Dutch academic institutions have a reputation for being global and international in their outlook. For many, they embody the very best of the Netherlands’ socially tolerant and liberal society. As a non-white academic from a non-Western country who has worked there, I disagree.
Like many others, I saw an academic career in the Netherlands as an amazing opportunity; I would be able to access the best research resources, network with leading experts in my field and advance my career. What I didn’t expect was a racially motivated litany of neglect, contempt and harassment.
My first few months working in a Dutch university seemed strange. I’m sure international academics often feel like outsiders when starting a new job, but the atmosphere was nonetheless unfriendly and isolating. Despite introducing myself as an assistant professor, for instance, I was frequently asked whether I was a student.
I decided to ignore these microaggressions, but discriminatory remarks made by a colleague on how forms of aggression tend to come from people of certain cultures felt unacceptable, and my objection led to a confrontational argument. Things spiralled out of control and our deteriorating work relations forced me to approach the colleague’s line manager. To my surprise, however, attempts were made to justify the colleague’s behaviour, with remarks such as “[X] does not do this with me”.
Putting aside my uneasiness at having my experience trivialised, I plunged myself into my work, determined to prove myself to my employers.
As time passed, it became increasingly clear that my employers had no interest in me. I was isolated and ostracised, with no guidance on how to grow my career in a new academic culture. Slowly and strangely, several job responsibilities were taken away from me, and I was assigned to work solely on a chair professor’s project, leaving me with little time to do my own research.
I raised these matters with my supervisor at my work evaluation. To my shock, she began to physically intimidate me, waving her fists in my face and subjecting me to a torrent of abuse on my “lack of proactivity” and “inability to communicate”. I then received a negative work evaluation; the incident with my colleague was touted as an illustration of my “poor communication” and “lack of trust”. I left the room in tears.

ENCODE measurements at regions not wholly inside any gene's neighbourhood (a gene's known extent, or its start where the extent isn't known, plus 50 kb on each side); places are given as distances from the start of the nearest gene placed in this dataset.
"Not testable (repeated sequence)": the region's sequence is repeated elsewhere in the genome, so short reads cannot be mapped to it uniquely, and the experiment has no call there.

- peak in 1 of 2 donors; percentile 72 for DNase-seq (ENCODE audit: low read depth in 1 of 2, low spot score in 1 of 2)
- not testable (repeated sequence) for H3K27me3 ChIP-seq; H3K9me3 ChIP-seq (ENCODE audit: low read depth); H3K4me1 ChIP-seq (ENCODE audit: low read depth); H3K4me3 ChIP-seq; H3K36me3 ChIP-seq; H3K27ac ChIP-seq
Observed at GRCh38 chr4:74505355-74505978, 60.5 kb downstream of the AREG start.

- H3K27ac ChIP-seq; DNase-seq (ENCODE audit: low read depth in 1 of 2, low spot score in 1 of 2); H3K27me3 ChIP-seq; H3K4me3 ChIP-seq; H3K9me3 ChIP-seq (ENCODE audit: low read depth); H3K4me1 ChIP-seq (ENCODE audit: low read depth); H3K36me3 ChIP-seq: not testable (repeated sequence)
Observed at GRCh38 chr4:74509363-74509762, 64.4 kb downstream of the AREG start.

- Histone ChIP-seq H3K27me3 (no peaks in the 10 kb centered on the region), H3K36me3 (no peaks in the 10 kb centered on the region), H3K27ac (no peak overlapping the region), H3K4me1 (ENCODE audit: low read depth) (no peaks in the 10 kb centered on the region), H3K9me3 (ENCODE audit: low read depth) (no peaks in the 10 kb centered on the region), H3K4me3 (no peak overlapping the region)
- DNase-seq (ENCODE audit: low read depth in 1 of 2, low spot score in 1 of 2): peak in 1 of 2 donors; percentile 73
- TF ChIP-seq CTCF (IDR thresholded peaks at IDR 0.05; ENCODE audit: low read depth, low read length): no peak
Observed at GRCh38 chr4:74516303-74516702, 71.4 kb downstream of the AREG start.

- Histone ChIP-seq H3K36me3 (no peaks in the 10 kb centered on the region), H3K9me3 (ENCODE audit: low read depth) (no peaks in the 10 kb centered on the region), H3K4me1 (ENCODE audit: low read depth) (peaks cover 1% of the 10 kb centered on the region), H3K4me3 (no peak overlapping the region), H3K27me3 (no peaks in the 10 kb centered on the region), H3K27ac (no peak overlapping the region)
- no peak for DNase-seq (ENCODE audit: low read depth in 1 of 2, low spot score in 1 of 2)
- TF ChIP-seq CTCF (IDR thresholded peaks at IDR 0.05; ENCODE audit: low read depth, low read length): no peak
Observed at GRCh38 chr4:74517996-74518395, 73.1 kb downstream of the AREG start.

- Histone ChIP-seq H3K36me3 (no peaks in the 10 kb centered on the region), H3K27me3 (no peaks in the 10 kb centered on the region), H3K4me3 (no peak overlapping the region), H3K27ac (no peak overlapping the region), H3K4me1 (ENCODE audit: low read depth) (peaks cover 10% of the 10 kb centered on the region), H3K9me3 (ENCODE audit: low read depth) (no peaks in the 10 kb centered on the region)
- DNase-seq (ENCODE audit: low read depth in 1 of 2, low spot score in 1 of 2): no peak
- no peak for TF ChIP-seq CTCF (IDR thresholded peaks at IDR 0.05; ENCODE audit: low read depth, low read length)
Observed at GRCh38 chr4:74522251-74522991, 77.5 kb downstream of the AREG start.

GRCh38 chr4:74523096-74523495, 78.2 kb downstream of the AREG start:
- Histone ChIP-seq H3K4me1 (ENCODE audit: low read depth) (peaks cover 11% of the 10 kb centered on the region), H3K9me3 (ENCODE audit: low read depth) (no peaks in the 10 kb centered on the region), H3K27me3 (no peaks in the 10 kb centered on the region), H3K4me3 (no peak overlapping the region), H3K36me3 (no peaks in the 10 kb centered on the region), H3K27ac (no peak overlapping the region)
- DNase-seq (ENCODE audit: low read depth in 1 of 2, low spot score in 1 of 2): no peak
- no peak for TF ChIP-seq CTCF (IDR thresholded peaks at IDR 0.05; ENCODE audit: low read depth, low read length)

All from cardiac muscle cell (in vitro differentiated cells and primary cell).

My mental health began to deteriorate, and I approached the complaints adviser, a trained psychologist. However, they also dismissed my account as not being serious enough for a formal complaint. I began to doubt myself and, once again, plunged myself into my work, neglecting every other aspect of my life.
However, my situation at work continued to deteriorate. The discrimination against me was obvious, with colleagues being allocated more funding and opportunities to advance in their careers. The chair professor whose project I was assigned to stifled my autonomy and spoke to me only to instruct me, treating me like a domestic servant performing household tasks. The project was then arbitrarily terminated despite years of work, leaving me with no publications.
Alongside being advised to leave the country if I was not happy and being denied vacation leave, this was the last straw. I began to experience physical health problems due to stress and approached the university’s doctor, who attributed my issues to “an inability to cope with work pressure”. The end of my contract during Covid-19 brought no relief as my employers showed no interest in providing me with a good recommendation, leaving me unemployable.
You may argue that these problems are typical of those faced by incoming international scholars in other countries, and common in universities in general. However, the Netherlands’ higher education system makes these problems particularly acute.
First, the combination of German academic hierarchies with Anglo-American competitiveness in relation to funding makes certain professors extraordinarily powerful and unaccountable. Tenure, promotions and the monitoring of academic achievement remain highly subjective, with no officially defined processes or standards. Individual perceptions and biases play a major role. Hard work, achievements and collegiality are not always rewarded; my own stellar student evaluations and a publication with a prestigious university press went unacknowledged.
Meanwhile, mentorship and training are scarce for people from non-Western backgrounds. Gender has become an important focus in debates on representation in Dutch academia, prompting universities to establish mentorship and training for their female academics. However, race remains the elephant in the room. There is a dearth of minority professors, so the only mentoring possibilities I found came via professional associations and networks, where it was easier to meet academics with similar backgrounds.
Importantly, there are few effective complaint mechanisms at Dutch universities in cases of harassment or inappropriate behaviour. Confidential advisers or medical doctors affiliated to institutions exist to protect employers. It is also important to remember that Dutch anti-discrimination law offers weak protection, and the complexity of Dutch labour law does not guarantee protection from being fired, even if you are tenured.
Ultimately, whatever other people say and believe about where you work, it is important to trust your own intuition. If a place feels wrong, it probably is. It is my regret that I didn’t trust my intuition in those first few traumatic months and get out while I still had an academic future.
The author, who wishes to remain anonymous, was a social sciences academic at a Dutch university.